University of Wisconsin Digital Collections
Link to University of Wisconsin Digital Collections
Link to University of Wisconsin Digital Collections
The History Collection

Page View

United States. Office of Indian Affairs / Annual report of the Commissioner of Indian Affairs, for the year 1873
([1873])

[Cimarron agency],   pp. 279-280 PDF (896.2 KB)


Page 279

REPORT OF COMMISSIONER OF INDIAN AFFAIRS. 
279 
The building erected for this purpose should be of size sufficient to accommodate
from 
fifty to oue hundred pupils. Three young men should be selected from each
pueblo, prefer- 
ence being given to the most intelligent and provisions made for clothing
and boarding 
them at the expense of the Government. In connection with the school there
should be 
land enough for gardening purposesiu order that lessons might be giv'en in
this (to them) 
very essential branch of education, and also that the school might be made
in a meas- 
ure self-supporting. It would be advisable to connect with the institution
a carpenter 
or wheelwright and blacksmith shop, in order that such of their number as
might elect 
could receive instructions iu these branches of mechanics. Enough work would
be 
given by the different pueblos to make the shops self-supporting. In the
course of a 
year, or little more, members of the school would receive a good rudimentary
knowl- 
edge of English, and be competent to open school in their respective pueblos,
where 
they would make more rapid progress with the people than any English teacher,
and 
be employed at a much lower salary. 
To conduct such a school there would be required a principal, assistant,
(who should 
also be a practical farmer,) two practical mechanics. and a matron, the whole
under 
the immediate supervision of the agent. The establishment of this school
may be 
deemed too expensive, but a little careful consideration will correct such
an impres- 
sion. Schools are now sought to be established at the respective pueblos;
total number, 
nineteen. Should a teacher be sent each, the salaries alone would amount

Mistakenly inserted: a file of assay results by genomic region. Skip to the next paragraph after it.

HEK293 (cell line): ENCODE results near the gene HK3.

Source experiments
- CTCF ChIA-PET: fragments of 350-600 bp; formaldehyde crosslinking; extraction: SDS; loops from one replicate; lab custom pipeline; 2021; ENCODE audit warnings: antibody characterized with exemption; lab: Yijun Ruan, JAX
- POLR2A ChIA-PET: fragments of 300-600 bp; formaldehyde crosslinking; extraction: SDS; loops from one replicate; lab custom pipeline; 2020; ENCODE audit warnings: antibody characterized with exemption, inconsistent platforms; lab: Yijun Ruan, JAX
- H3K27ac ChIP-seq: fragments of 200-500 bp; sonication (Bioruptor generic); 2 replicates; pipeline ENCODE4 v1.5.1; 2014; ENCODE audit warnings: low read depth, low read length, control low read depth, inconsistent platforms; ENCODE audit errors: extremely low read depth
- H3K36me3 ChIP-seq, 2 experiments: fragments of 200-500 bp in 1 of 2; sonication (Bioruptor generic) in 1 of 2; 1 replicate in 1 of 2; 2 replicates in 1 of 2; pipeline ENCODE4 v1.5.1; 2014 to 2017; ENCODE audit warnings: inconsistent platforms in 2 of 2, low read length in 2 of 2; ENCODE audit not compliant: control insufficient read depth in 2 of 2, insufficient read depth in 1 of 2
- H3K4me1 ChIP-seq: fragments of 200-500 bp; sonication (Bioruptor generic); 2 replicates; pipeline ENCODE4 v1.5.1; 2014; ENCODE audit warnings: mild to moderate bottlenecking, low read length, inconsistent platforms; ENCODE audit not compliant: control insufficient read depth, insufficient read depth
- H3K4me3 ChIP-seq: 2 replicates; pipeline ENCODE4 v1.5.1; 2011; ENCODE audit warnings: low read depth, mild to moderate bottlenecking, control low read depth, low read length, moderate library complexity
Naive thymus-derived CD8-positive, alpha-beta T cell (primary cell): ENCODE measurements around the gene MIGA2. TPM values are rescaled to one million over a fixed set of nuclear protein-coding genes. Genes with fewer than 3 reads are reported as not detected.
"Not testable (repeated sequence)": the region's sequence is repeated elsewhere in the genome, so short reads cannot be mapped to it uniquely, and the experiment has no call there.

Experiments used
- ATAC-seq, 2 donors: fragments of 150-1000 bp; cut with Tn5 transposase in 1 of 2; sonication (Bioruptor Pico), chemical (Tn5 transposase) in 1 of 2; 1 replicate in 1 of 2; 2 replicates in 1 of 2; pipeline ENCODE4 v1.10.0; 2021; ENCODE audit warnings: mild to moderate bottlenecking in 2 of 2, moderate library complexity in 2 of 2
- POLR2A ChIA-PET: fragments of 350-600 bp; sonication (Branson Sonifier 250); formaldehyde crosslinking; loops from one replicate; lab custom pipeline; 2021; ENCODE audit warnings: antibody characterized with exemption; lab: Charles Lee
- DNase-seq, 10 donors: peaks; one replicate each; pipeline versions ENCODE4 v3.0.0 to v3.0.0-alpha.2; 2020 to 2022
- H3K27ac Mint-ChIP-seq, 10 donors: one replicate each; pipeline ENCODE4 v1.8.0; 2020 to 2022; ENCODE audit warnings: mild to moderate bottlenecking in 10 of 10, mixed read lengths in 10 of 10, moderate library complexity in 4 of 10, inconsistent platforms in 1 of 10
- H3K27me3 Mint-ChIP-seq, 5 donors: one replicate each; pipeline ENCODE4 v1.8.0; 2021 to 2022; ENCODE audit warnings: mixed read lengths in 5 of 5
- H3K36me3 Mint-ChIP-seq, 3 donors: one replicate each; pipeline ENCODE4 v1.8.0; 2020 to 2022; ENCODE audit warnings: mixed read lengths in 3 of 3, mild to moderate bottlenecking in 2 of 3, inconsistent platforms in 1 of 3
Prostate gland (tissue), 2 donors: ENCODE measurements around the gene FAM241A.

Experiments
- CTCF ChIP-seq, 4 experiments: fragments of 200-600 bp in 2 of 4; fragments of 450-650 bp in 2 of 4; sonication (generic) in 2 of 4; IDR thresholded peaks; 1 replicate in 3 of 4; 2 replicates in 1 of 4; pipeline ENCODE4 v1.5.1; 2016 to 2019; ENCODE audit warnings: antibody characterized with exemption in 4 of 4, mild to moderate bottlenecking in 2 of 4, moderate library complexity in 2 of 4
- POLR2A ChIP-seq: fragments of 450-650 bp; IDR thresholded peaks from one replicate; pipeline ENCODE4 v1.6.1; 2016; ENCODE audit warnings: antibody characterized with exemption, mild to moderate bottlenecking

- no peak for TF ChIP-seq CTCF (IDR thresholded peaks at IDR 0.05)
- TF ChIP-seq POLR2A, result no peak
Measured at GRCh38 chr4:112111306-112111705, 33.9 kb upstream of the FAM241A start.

to $11,400. 
For school-houses and repairs add $8,000; for school-books, fuel, &c.,
$2,500; total, 
$21,900; by no means a liberal estimate. The experimental school-building"and
lands 
would cost $10,000, salaries $5,500, incidentals, (provisions and all other
expenses,) 
$15,000, total, $30,500 ; a very liberal estimate. 
After a careful review of the efforts that have been made from time to time
to 
Christianize these Indians, I am convinced that the recommendation herewith
submit- 
ted will, if adopted, prove to be the most practicable and economical solution
of this 
difficulty. The maximum number of pupils could be maintained, and thus from
one to 
three young men, possessing an elementary knowledge of English language and
cus- 
toms, would be returned to each pueblo every year. The influence exerted
by them 
would be marked, indeed, and far greater than any resulting from missionary
labor in 
their midst. For the accomplishment of the recommendations set forth in this
report, 
I would respectfully ask that the following special appropriations be made:
Re-survey of Indian lands, the sum of ------..-. ..........................
8101 000 
Civilization of Indians, the sum of ----------------------------------------
25,000 
Agricultural implements, food and clothing, in cases of extreme necessity,
the 
sum of ------------------------------------------------     -      -----10,000
*   Total    ....................................................... 45,
000 
Believing that these simple and industrious Indians are entitled to much
considera- 
tion at the hands of a Government they have occasioned but slight trouble
and expense, 
I have submitted an estimate of their wants. The merely nominal sum required
for 
their education will be returned in revenue to the Government a thousand-fold
when 
they shall have become intelligent citizens. 
With the hope that the suggestions in this report will receive the careful
considera- 
tion of yourself and the honorable Commissioner of Indian Affairs, 
I am, very respectfully, your obedient servant, 
EDWIN C. LEWIS, 
United States Indian Agent. 
L. EDWIN DUDLEY, Esq., 
Superintendent of Indian Affairs, Santa F, New Mexico. 
53. 
INDIAN AGENCY, CIMARRON, N. MEX., December 22, 1873. 
SIR: In compliance with your letter to Superintendent Dudley, dated December
4, 
1873, asking for the annual report from the agency, I have the honor to submit
the 
following: 
I assumed charge of the agency on the 1st day of August last, under appointment
from Superintendent Dudley. Most of my time since my appointment I have been
ab- 
sent on other duty, and for that reason I am unable to make as full and complete
a 
report as I would like to make. 
The employ6s at this agency are one interpreter, at a salary of $500 per
annum, and 
one commissary, at a compensation of $40 per month. 
INDIANS. 
There are under my charge one band of Utes, (the Muaches,) and two bands
of 
Jicarilla Apaches; I have no means of knowing their exact number, as they
have never 


Go up to Top of Page